Super rich who hide money in tax havens to be unmasked

Plans drawn up to prevent London's high-value properties being used in money laundering

Tax havens such as Panama have been under scrutiny after recent disclosures
Tax havens such as Panama have been under scrutiny after recent disclosures

Offshore companies could be banned from owning property in the UK if they fail to reveal their owners under new Government proposals to crack down on money laundering and tax evasion.

Plans to unmask the beneficiaries of offshore shell companies, which can be used by criminals to hide illegally-obtained money, will be unveiled by David Cameron at an international anti-corruption summit in London next month.

While owning property via an offshore company is not illegal, it allows the real owners to evade detection because only the company’s name must appear on public registers.

A Government consultation document published ahead of next month's summit warns that property in the UK “can provide a convenient vehicle for hiding the proceeds of crime.”

“The high values of property in London in particular presents an opportunity for criminals to launder considerable sums of money,” it adds.

More than 36,000 properties in London alone are owned through anonymous companies. The total value of property in the UK owned by offshore firms is estimated to be as much as £170bn.

What are The Panama Papers?

The new proposals would see such companies revealing “people with significant control” over their operations on a register, which is expected to be made publicly available, The Times reported. Only those foreign companies listed on the register would be allowed to buy and sell property in the UK.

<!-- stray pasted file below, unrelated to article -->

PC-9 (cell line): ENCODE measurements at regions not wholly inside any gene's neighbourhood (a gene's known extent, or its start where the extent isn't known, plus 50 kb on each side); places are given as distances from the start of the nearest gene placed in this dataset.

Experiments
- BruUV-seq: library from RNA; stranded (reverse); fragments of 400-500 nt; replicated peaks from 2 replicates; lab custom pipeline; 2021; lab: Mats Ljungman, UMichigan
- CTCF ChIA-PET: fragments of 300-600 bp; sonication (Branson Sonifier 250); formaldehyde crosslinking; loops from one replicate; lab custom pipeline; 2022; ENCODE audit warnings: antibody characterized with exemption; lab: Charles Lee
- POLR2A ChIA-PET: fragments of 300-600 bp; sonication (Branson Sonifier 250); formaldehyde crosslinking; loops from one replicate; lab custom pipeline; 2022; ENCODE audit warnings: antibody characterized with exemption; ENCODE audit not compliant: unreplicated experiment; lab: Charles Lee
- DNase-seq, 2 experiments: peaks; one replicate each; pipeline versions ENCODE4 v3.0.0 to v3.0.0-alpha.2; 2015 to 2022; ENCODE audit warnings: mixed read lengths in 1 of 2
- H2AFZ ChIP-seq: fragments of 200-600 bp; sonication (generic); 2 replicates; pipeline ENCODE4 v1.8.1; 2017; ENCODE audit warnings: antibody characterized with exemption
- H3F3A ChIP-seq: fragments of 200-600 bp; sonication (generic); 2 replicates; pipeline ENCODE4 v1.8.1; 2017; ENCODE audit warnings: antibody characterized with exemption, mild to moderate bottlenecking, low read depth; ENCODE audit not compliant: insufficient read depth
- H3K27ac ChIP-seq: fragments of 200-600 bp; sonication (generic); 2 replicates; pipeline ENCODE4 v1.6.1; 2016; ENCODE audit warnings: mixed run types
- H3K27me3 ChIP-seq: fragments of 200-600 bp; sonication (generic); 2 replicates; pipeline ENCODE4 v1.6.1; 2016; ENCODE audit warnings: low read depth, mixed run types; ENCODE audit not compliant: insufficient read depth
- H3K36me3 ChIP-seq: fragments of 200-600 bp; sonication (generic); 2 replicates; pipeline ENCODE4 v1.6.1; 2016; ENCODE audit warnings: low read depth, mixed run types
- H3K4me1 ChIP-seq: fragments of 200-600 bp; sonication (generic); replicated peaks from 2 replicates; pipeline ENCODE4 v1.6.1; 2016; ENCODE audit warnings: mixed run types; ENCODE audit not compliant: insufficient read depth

However, it is not yet clear whether new rules would apply to around 100,000 offshore companies that already have property in the UK, or only to new purchases.

Under separate proposals set out by the Home Office today, suspected money launderers could see cash and property seized if they cannot satisfactorily prove the money was earned legitimately.

The Home Secretary Theresa May, will open a consultation on so-called “unexplained wealth orders”, which are already used in other countries, and would require banks, law firms and accountants to take special measures when dealing companies under suspicion.

The crackdown comes in the wake of the Panama Papers revelations and will seen as an attempt by David Cameron to demonstrate how the UK has been at the forefront of global anti-corruption efforts. It coincides with the introduction of new rules which, from June, will require all companies incorporated in the UK will have to list their beneficial owners on a public register. Such registers are seen by transparency campaigners as a vital tool to combat tax avoidance and evasion.

However, the Government has faced criticism for failing to impose similarly strict rules on all of the UK’s Crown Dependencies and Overseas Territories, many of which act as tax havens, and were revealed to be at the heart of the tax avoidance networks uncovered by the Panama Papers.

Responding to the new crackdown, Robert Barrington, executive director of Transparency International UK, said: “There are some excellent ideas here, but the proof of the pudding will be in whether they are put into action. The powers that are envisaged could make a real difference and, while it is important they are properly debated in parliament to allay any concerns over civil liberties, it is equally important that they are not watered down by self-interested lobbying during the consultation process.“

“We are particularly supportive of unexplained wealth orders, an illicit enrichment offence and reform of the anit-money laundering supervisory regime. But let’s not forget that one of the fundamental changes we need to tackle money laundering is for public registers of beneficial ownership in the Crown Dependencies and Overseas Territories, which the Government has yet to deliver. And while the mood music is positive, giving the law enforcement agencies sufficient resources will be a fundamental part of making this work.”

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